Some people tend to judge you based on your first impression. Your appearance and demeanour should help you connect with people, rather than creating a barrier. Speaking of first impressions, the first thing you need to be mindful about is your appearance. For instance, the way you dress up for an occasion should match the norms. Your dress should not be too different from others in the group; for instance, you might avoid wearing a T-shirt for a formal gathering.
Showing up late can also spoil your first impression. Always try to be on time. Meet new people with a confident smile. Start with small talk without being personal if you are meeting someone for the first time. Be courteous and attentive, avoid interrupting and listen to understand while the other person is speaking. More on listening in the next lesson.
Lesson Two: Be a Good Listener
Being a good listener is one of the fundamental skills for rapport building. When talking to people, listen attentively, taking a mental note of key things being described. Try to remember names; this will boost the speaker’s confidence as well as your impression in their eyes. Be empathetic i.e., try to understand things from others’ perspective and emotions. Keep fine tuning your expressions and body language as the conversation goes.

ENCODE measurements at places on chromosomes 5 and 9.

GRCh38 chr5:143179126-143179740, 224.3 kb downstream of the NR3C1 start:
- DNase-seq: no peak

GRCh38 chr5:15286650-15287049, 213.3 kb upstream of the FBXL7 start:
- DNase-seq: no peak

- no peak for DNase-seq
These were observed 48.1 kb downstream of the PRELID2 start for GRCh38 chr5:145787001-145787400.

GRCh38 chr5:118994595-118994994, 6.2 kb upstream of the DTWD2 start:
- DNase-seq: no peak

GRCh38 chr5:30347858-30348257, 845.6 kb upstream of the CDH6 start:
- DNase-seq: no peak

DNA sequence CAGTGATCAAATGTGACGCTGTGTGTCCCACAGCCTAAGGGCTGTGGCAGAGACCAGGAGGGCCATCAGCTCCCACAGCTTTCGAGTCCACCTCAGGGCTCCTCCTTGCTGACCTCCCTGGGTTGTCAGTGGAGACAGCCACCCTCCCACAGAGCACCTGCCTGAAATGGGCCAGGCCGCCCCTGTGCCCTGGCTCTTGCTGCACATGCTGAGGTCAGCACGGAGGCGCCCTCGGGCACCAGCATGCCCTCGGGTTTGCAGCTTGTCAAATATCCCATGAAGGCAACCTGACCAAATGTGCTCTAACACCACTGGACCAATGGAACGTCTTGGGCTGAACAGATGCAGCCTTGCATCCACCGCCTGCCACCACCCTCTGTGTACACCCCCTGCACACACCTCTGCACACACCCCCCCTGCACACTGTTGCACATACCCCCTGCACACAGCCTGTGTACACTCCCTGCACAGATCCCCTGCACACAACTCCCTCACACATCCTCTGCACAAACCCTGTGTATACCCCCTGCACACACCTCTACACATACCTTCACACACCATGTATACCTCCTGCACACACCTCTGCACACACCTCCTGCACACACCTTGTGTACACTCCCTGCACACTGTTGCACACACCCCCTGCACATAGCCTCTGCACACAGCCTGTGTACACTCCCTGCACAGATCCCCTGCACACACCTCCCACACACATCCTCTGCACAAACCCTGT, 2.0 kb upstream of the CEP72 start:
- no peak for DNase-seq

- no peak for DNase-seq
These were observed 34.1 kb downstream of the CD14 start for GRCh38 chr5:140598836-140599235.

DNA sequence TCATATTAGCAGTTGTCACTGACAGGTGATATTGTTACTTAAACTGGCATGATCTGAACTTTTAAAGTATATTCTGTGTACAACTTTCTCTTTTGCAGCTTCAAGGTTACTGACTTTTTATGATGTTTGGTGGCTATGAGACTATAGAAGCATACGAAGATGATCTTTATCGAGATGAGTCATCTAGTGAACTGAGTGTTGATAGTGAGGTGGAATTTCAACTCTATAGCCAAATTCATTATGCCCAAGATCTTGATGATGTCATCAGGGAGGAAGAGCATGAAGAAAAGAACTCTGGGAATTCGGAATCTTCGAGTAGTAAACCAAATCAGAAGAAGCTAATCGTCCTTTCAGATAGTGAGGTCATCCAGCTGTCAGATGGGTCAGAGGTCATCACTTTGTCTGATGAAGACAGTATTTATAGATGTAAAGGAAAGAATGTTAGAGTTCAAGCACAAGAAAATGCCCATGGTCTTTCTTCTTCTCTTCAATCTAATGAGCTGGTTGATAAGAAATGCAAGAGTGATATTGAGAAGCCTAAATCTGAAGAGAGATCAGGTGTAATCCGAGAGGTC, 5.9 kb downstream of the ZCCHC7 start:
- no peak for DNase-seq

Lesson Three: Focus on Similarities Rather than Differences
Identifying common grounds is useful for building rapport. This is where small talk would be helpful. Start by asking open ended questions like educational background, professional history etc. while expanding the discussion around shared topics of interest. Avoid areas of disagreement. Disagreements are a part of life but not the only part.
Lesson Four: Look for Areas of Collaboration
Rapport grows around human interaction, and a great way to interact with other humans is to work around common goals. Collaborating on common assignments is a useful methodology for rapport building. A collaboration could be as simple as attending a conference together or as complex as cofounding a company. Regardless of the nature and scale of collaboration, it offers a unique opportunity to identify requirements and solve problems as a team, which essentially aids rapport building.